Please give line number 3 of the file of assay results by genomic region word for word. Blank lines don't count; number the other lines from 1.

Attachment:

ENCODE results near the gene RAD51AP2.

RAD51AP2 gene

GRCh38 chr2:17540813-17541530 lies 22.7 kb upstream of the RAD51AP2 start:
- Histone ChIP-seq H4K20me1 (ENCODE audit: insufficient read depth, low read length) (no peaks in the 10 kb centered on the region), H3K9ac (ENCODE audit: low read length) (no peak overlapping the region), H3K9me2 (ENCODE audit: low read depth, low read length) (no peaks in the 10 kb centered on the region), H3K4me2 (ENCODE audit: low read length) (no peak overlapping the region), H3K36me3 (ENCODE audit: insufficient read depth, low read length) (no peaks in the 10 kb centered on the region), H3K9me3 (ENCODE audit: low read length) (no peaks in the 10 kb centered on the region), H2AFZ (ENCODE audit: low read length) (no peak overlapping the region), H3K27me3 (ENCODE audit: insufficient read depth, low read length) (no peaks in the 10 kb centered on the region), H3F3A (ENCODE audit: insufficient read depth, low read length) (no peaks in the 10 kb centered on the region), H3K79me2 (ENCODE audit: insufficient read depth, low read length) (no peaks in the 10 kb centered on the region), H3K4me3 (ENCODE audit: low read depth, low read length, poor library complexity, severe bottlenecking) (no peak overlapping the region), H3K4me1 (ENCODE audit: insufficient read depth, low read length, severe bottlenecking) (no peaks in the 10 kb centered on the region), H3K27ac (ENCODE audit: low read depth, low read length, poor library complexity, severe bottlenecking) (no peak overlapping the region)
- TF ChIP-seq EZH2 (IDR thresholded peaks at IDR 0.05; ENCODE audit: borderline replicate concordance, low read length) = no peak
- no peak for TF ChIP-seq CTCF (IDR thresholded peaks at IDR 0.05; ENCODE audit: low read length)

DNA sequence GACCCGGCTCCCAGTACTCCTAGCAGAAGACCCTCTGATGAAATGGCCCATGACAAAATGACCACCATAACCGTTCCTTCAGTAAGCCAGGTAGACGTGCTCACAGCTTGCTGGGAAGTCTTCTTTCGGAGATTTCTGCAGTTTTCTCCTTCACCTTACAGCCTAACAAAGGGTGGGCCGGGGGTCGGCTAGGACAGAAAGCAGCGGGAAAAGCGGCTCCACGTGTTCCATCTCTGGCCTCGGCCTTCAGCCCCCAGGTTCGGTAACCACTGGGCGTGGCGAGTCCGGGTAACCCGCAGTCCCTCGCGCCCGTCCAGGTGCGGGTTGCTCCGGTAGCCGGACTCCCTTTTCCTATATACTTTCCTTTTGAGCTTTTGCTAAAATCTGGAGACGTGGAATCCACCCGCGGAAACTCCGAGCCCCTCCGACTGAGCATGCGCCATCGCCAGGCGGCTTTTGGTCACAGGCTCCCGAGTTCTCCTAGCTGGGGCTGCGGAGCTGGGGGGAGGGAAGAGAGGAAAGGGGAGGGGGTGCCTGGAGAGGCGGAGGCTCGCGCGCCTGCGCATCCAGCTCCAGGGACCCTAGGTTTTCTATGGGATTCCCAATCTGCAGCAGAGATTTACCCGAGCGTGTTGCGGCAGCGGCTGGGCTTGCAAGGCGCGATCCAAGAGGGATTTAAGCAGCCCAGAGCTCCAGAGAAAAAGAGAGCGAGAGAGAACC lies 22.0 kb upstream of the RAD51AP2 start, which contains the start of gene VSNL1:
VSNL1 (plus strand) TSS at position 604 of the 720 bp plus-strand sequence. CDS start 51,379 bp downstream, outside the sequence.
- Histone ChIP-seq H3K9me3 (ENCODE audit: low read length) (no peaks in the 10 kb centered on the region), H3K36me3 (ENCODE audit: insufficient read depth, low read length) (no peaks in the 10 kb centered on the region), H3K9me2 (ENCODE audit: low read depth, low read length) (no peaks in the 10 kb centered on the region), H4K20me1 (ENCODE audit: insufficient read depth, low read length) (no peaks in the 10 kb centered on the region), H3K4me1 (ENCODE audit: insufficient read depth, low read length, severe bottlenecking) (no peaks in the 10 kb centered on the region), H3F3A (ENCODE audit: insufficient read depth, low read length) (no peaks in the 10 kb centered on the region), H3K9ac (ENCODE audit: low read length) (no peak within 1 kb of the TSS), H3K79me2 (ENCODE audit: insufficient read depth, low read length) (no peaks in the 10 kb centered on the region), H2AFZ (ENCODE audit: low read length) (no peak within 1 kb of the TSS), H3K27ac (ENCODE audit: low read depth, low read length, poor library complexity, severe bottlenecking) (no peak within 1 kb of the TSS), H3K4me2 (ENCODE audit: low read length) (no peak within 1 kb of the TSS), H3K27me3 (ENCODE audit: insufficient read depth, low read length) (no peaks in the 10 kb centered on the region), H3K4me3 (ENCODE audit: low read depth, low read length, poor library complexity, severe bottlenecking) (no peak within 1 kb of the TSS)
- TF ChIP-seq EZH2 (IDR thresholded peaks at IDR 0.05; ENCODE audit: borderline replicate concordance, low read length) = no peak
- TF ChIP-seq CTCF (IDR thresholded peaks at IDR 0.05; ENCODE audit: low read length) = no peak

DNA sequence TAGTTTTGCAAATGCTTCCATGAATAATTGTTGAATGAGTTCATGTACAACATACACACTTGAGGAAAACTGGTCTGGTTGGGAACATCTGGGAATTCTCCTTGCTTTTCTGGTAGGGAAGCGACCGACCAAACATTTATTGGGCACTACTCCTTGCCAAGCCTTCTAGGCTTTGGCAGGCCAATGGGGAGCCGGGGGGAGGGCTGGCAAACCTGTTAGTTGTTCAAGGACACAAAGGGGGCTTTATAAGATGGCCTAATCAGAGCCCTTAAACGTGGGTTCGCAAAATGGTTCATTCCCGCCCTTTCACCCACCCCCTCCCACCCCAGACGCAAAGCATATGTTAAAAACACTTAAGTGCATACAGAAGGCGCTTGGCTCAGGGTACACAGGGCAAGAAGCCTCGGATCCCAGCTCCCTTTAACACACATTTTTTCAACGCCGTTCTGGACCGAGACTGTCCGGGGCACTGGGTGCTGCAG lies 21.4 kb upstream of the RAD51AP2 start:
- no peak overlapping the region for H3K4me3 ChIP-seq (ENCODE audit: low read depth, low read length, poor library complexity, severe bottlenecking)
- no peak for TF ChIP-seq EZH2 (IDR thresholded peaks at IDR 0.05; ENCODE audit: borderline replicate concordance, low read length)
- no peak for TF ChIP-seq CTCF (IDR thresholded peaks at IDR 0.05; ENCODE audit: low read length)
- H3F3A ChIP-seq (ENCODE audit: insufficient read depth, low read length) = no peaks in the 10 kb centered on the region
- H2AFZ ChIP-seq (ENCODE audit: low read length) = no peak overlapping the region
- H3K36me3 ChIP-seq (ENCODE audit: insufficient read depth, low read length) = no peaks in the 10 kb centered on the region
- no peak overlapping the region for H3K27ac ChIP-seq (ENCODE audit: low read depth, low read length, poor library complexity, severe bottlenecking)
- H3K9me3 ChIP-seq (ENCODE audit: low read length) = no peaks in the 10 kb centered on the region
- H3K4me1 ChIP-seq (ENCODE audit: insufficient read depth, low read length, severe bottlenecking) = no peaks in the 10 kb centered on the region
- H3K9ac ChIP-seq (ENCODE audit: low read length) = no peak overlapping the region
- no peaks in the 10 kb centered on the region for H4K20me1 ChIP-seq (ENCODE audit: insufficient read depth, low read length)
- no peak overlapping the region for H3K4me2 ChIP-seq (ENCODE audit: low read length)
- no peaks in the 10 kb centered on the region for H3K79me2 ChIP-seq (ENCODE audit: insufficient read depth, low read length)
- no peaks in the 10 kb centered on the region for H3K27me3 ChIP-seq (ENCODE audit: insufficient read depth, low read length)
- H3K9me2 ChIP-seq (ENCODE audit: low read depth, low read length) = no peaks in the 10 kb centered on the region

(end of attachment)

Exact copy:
GRCh38 chr2:17540813-17541530 lies 22.7 kb upstream of the RAD51AP2 start: